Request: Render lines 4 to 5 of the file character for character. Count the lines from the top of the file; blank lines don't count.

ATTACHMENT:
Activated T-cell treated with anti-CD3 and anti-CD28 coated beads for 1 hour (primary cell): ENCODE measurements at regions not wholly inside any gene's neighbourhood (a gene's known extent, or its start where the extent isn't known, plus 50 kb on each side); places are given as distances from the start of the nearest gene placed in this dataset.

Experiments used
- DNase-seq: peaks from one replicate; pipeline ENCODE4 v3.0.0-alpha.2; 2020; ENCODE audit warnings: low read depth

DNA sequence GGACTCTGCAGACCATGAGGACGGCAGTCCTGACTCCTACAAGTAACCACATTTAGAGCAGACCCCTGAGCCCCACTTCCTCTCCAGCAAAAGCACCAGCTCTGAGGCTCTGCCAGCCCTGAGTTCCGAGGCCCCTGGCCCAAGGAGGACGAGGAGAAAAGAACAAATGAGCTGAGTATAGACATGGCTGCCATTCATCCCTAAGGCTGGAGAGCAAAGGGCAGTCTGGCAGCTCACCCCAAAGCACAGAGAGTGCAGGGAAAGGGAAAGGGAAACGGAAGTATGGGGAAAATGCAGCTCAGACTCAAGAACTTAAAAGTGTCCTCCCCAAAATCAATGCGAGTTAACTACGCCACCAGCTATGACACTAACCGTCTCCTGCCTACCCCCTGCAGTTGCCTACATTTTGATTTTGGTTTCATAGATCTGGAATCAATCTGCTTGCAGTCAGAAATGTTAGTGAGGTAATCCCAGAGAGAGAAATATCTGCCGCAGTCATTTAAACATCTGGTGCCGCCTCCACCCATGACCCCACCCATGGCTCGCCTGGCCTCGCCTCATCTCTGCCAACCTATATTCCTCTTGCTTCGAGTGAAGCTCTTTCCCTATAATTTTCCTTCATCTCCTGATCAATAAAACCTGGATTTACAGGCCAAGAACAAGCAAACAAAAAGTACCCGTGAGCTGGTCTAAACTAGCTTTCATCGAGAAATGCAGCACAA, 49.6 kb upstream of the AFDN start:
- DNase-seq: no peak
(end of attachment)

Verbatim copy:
DNA sequence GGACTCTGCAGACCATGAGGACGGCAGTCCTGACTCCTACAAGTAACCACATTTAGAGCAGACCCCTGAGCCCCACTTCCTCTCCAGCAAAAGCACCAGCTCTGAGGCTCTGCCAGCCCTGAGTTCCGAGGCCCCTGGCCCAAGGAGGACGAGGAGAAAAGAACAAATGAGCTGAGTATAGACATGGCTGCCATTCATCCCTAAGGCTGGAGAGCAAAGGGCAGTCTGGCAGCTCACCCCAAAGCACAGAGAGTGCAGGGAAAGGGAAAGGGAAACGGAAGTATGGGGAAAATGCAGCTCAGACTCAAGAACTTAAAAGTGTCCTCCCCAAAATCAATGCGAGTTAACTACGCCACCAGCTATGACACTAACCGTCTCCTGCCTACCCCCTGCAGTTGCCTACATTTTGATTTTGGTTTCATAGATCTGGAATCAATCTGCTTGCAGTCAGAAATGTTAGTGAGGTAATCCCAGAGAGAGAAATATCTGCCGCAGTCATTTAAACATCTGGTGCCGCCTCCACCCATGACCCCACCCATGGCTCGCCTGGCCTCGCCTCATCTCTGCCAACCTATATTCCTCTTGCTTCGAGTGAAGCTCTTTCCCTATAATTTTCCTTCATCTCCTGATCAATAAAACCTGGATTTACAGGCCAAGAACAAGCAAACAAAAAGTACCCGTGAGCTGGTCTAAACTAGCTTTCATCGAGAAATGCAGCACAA, 49.6 kb upstream of the AFDN start:
- DNase-seq: no peak